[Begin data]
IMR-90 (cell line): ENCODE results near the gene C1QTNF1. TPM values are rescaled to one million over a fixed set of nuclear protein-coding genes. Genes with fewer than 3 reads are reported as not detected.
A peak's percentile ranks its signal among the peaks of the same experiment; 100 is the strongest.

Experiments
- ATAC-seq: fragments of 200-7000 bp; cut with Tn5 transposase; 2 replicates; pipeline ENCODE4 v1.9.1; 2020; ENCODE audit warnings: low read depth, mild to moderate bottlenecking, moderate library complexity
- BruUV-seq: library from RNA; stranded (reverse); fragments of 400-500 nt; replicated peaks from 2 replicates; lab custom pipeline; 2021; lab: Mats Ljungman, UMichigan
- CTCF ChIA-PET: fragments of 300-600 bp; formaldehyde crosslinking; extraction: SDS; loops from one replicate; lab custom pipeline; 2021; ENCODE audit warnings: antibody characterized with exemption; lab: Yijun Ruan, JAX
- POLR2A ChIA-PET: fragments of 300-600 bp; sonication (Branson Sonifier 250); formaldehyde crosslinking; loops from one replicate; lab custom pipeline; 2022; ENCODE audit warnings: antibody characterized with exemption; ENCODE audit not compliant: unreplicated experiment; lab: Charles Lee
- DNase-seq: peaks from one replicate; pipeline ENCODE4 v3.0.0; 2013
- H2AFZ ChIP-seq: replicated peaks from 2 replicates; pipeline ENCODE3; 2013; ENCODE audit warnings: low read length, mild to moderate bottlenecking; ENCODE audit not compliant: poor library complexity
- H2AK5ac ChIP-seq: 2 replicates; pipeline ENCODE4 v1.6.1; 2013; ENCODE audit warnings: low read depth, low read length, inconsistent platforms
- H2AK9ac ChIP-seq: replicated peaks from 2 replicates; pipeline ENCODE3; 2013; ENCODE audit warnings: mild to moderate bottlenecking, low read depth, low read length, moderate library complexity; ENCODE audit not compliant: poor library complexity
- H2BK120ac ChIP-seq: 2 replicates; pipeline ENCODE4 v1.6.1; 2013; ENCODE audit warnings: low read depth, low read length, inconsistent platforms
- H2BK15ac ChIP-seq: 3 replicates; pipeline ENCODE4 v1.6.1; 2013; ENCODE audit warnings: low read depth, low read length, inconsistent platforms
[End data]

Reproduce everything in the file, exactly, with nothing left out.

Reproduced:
IMR-90 (cell line): ENCODE results near the gene C1QTNF1. TPM values are rescaled to one million over a fixed set of nuclear protein-coding genes. Genes with fewer than 3 reads are reported as not detected.
A peak's percentile ranks its signal among the peaks of the same experiment; 100 is the strongest.

Experiments
- ATAC-seq: fragments of 200-7000 bp; cut with Tn5 transposase; 2 replicates; pipeline ENCODE4 v1.9.1; 2020; ENCODE audit warnings: low read depth, mild to moderate bottlenecking, moderate library complexity
- BruUV-seq: library from RNA; stranded (reverse); fragments of 400-500 nt; replicated peaks from 2 replicates; lab custom pipeline; 2021; lab: Mats Ljungman, UMichigan
- CTCF ChIA-PET: fragments of 300-600 bp; formaldehyde crosslinking; extraction: SDS; loops from one replicate; lab custom pipeline; 2021; ENCODE audit warnings: antibody characterized with exemption; lab: Yijun Ruan, JAX
- POLR2A ChIA-PET: fragments of 300-600 bp; sonication (Branson Sonifier 250); formaldehyde crosslinking; loops from one replicate; lab custom pipeline; 2022; ENCODE audit warnings: antibody characterized with exemption; ENCODE audit not compliant: unreplicated experiment; lab: Charles Lee
- DNase-seq: peaks from one replicate; pipeline ENCODE4 v3.0.0; 2013
- H2AFZ ChIP-seq: replicated peaks from 2 replicates; pipeline ENCODE3; 2013; ENCODE audit warnings: low read length, mild to moderate bottlenecking; ENCODE audit not compliant: poor library complexity
- H2AK5ac ChIP-seq: 2 replicates; pipeline ENCODE4 v1.6.1; 2013; ENCODE audit warnings: low read depth, low read length, inconsistent platforms
- H2AK9ac ChIP-seq: replicated peaks from 2 replicates; pipeline ENCODE3; 2013; ENCODE audit warnings: mild to moderate bottlenecking, low read depth, low read length, moderate library complexity; ENCODE audit not compliant: poor library complexity
- H2BK120ac ChIP-seq: 2 replicates; pipeline ENCODE4 v1.6.1; 2013; ENCODE audit warnings: low read depth, low read length, inconsistent platforms
- H2BK15ac ChIP-seq: 3 replicates; pipeline ENCODE4 v1.6.1; 2013; ENCODE audit warnings: low read depth, low read length, inconsistent platforms